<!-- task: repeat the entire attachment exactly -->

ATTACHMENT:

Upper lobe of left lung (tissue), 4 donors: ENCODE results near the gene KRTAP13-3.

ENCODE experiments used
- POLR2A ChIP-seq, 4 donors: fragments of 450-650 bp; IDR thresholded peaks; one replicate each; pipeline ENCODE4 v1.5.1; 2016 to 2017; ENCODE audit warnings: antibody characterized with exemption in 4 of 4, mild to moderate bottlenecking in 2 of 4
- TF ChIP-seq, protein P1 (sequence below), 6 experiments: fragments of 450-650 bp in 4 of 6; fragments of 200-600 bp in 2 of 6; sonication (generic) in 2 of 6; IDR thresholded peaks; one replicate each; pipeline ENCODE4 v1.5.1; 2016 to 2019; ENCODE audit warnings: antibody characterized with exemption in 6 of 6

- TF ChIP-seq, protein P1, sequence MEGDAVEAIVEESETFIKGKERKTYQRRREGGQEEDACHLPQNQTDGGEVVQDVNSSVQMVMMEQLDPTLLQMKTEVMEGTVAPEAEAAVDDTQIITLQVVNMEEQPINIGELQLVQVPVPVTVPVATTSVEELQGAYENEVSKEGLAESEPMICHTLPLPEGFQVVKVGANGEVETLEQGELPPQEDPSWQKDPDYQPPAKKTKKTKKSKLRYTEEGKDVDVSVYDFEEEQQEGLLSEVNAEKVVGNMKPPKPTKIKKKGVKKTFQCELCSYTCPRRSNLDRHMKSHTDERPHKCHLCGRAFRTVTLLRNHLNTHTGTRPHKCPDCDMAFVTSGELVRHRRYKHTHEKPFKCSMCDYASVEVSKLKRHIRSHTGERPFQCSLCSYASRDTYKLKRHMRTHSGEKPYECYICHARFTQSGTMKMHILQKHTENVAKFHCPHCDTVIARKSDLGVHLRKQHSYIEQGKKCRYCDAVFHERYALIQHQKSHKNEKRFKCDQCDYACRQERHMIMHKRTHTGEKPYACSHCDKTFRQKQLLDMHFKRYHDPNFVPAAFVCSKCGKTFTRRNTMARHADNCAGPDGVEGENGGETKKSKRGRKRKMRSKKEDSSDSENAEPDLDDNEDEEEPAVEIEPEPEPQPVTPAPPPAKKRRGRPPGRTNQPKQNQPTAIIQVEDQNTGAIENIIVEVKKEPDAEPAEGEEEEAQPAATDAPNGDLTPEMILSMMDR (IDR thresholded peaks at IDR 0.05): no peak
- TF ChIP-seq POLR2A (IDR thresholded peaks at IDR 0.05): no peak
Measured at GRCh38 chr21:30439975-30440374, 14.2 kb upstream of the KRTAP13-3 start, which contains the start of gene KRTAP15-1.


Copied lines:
Upper lobe of left lung (tissue), 4 donors: ENCODE results near the gene KRTAP13-3.

ENCODE experiments used
- POLR2A ChIP-seq, 4 donors: fragments of 450-650 bp; IDR thresholded peaks; one replicate each; pipeline ENCODE4 v1.5.1; 2016 to 2017; ENCODE audit warnings: antibody characterized with exemption in 4 of 4, mild to moderate bottlenecking in 2 of 4
- TF ChIP-seq, protein P1 (sequence below), 6 experiments: fragments of 450-650 bp in 4 of 6; fragments of 200-600 bp in 2 of 6; sonication (generic) in 2 of 6; IDR thresholded peaks; one replicate each; pipeline ENCODE4 v1.5.1; 2016 to 2019; ENCODE audit warnings: antibody characterized with exemption in 6 of 6

- TF ChIP-seq, protein P1, sequence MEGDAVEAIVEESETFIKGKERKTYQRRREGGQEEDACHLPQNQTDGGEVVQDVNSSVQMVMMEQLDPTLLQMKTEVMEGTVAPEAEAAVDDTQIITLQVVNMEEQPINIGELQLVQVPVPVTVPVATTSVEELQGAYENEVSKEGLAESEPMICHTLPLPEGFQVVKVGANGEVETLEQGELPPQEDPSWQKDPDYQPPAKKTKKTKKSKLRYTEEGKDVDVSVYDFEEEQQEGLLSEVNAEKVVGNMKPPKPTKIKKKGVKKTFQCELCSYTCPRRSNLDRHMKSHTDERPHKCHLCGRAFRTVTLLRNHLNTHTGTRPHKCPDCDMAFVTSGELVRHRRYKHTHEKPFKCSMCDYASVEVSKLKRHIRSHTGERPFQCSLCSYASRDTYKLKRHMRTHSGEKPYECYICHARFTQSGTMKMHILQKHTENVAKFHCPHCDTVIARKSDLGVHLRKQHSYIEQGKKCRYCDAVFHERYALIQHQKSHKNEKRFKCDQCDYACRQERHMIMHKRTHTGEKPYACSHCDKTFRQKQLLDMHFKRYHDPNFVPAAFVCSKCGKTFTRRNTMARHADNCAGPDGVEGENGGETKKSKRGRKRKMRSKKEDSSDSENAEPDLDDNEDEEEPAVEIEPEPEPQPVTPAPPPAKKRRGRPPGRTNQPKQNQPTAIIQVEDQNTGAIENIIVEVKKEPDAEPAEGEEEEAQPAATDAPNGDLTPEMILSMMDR (IDR thresholded peaks at IDR 0.05): no peak
- TF ChIP-seq POLR2A (IDR thresholded peaks at IDR 0.05): no peak
Measured at GRCh38 chr21:30439975-30440374, 14.2 kb upstream of the KRTAP13-3 start, which contains the start of gene KRTAP15-1.